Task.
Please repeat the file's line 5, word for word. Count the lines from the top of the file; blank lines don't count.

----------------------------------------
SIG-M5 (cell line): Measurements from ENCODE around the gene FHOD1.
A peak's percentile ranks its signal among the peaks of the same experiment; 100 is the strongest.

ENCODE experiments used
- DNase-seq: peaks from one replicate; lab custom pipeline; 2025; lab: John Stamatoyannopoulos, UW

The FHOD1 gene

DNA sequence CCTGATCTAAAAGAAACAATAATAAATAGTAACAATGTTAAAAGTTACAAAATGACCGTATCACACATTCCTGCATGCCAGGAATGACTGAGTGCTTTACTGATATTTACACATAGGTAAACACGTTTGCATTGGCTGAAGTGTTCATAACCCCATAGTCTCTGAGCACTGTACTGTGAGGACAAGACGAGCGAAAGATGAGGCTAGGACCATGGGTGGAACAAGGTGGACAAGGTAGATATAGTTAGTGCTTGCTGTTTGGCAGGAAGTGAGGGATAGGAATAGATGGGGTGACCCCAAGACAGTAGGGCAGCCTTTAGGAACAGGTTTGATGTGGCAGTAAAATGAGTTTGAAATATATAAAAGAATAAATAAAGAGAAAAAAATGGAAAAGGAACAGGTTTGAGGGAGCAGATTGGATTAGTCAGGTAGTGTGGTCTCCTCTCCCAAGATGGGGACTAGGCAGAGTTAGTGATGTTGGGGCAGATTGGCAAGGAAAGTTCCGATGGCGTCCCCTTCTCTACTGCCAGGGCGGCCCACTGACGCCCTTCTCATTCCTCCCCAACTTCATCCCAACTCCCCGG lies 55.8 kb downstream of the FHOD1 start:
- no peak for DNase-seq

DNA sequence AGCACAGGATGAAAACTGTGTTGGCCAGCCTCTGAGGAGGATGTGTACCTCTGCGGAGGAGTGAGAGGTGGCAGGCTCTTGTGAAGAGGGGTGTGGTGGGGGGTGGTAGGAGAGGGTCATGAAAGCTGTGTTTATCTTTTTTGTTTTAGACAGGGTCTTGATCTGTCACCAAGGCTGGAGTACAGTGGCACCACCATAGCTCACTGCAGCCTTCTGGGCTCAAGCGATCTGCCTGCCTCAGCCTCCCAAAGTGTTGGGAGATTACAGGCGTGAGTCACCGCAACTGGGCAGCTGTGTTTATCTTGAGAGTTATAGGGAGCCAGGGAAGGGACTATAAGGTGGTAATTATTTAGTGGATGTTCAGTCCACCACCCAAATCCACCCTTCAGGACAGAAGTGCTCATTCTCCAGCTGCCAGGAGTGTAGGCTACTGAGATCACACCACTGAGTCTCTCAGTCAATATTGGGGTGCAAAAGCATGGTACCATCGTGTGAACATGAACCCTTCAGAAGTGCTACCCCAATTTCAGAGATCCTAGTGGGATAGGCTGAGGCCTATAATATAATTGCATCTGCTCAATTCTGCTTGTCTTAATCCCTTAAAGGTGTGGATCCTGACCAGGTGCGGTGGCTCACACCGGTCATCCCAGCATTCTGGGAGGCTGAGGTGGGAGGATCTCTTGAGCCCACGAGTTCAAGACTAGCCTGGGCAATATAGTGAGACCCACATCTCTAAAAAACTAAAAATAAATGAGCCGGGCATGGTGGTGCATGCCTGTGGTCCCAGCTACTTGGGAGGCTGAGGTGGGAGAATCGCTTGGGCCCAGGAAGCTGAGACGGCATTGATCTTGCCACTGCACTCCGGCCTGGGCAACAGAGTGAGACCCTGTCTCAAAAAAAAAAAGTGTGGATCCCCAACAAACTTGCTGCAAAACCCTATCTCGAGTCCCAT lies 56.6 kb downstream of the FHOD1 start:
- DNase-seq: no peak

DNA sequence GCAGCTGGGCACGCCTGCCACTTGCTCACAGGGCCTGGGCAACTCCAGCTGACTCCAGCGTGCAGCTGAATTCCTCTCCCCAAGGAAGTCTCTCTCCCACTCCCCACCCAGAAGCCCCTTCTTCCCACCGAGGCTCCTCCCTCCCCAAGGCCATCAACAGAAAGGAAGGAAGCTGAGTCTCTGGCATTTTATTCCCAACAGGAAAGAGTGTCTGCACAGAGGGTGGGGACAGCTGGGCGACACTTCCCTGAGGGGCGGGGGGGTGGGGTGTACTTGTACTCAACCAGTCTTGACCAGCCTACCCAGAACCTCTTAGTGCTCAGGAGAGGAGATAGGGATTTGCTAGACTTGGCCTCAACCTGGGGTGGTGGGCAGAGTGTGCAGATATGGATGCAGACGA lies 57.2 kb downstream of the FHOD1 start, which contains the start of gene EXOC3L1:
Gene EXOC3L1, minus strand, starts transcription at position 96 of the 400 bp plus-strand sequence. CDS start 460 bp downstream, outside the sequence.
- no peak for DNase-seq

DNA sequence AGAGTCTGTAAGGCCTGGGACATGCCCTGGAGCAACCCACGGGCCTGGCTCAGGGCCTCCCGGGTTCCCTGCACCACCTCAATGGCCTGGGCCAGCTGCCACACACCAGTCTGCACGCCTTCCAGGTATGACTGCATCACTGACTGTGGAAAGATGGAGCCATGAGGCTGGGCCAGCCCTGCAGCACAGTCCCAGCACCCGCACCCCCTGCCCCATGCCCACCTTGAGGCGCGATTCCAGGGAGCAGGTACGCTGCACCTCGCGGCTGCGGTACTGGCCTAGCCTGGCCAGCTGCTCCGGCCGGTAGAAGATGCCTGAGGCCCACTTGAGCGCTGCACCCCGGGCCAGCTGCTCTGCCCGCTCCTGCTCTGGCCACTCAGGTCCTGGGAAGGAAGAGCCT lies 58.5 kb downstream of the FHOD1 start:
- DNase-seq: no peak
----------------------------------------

The FHOD1 gene